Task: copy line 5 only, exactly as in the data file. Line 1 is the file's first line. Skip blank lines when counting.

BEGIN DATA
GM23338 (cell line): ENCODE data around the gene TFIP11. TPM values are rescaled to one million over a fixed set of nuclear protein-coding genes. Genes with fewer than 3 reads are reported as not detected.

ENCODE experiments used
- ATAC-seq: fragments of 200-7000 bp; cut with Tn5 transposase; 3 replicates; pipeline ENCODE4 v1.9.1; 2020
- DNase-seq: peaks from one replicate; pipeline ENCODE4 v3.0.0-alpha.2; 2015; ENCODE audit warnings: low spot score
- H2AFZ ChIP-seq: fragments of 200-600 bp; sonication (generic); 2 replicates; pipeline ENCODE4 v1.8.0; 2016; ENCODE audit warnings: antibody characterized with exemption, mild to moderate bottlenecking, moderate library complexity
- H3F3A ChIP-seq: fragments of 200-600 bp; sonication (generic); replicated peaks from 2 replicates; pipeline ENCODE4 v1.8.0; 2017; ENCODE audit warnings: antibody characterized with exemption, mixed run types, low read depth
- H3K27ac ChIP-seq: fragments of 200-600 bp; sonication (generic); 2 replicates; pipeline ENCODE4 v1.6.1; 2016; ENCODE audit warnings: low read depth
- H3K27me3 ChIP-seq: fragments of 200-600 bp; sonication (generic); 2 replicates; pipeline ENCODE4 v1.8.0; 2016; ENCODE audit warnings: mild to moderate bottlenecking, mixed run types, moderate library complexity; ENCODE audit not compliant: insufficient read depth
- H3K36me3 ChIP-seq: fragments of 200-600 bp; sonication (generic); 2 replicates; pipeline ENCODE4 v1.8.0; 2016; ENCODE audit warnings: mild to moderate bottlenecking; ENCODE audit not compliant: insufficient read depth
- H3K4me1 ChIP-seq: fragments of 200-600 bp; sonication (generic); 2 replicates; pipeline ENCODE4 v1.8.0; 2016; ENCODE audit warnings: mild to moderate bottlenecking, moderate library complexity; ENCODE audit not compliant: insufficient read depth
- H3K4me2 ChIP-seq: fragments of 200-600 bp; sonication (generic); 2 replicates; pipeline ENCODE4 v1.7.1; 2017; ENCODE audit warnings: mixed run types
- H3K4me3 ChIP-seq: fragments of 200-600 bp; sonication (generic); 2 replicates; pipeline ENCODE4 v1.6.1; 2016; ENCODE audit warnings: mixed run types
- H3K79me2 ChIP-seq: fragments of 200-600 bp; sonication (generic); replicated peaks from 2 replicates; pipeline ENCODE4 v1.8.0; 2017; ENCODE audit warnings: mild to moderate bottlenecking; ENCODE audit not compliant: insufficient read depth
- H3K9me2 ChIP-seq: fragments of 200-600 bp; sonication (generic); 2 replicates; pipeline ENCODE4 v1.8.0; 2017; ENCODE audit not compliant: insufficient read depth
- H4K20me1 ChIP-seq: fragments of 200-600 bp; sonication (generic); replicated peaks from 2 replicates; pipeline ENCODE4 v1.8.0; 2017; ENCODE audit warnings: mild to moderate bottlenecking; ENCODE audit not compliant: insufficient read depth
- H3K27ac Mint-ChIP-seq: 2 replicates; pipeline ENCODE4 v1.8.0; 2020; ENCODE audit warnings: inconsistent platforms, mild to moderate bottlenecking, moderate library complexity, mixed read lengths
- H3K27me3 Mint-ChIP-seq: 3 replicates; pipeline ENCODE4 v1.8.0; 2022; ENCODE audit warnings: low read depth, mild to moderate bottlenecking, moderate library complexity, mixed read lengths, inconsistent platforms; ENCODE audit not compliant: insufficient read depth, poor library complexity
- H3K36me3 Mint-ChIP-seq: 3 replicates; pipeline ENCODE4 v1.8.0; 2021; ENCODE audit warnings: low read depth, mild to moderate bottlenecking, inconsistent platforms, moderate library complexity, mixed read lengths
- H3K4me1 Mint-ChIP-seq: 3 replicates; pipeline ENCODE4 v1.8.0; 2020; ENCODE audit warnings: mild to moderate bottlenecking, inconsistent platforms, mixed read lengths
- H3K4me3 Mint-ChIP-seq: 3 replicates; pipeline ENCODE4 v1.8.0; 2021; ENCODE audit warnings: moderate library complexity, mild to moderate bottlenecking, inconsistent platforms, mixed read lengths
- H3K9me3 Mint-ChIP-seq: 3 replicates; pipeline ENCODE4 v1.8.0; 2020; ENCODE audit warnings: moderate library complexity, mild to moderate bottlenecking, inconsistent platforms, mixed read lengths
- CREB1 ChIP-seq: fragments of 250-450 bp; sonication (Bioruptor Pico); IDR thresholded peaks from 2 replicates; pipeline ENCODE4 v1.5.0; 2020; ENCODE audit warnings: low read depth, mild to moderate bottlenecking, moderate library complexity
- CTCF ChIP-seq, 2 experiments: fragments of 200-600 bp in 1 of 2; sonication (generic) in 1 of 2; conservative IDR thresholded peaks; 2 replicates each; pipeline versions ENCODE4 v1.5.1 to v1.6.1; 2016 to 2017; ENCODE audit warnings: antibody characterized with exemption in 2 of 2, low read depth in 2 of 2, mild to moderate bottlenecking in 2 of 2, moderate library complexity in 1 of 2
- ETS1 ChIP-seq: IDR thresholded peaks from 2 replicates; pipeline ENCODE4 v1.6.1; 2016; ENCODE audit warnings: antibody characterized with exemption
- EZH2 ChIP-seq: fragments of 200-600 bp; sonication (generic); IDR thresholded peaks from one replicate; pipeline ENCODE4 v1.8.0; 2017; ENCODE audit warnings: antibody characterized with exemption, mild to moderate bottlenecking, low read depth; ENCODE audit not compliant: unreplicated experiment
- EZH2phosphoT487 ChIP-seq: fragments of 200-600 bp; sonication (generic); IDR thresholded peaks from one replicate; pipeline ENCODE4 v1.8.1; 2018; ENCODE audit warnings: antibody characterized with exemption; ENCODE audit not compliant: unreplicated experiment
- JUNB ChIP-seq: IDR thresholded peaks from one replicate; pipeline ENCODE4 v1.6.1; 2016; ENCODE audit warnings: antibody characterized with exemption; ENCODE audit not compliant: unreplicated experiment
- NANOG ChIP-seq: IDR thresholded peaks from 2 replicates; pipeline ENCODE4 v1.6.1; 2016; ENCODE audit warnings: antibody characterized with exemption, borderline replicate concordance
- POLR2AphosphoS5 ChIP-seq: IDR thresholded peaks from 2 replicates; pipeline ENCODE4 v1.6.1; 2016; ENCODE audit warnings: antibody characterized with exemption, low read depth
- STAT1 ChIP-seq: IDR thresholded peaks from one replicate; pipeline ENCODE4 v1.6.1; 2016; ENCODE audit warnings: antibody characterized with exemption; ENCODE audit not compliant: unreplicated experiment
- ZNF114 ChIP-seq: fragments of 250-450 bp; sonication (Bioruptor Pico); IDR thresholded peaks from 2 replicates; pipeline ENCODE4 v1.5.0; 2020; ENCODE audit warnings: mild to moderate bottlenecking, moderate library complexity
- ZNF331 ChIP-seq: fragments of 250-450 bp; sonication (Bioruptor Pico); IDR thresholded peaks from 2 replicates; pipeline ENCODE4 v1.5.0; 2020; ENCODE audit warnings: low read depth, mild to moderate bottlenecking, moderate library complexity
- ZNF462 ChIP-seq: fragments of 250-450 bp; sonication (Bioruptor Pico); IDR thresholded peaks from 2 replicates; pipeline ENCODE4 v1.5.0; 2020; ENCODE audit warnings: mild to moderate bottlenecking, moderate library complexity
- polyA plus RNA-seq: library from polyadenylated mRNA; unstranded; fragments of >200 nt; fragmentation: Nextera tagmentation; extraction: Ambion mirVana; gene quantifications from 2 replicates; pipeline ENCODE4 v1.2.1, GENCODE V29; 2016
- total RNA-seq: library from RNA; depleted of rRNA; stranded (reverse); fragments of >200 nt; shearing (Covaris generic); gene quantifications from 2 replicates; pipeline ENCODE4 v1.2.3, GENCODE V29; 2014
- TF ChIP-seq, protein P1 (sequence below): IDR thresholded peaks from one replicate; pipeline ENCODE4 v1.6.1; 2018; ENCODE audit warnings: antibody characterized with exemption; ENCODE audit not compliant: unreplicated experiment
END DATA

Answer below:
- H2AFZ ChIP-seq: fragments of 200-600 bp; sonication (generic); 2 replicates; pipeline ENCODE4 v1.8.0; 2016; ENCODE audit warnings: antibody characterized with exemption, mild to moderate bottlenecking, moderate library complexity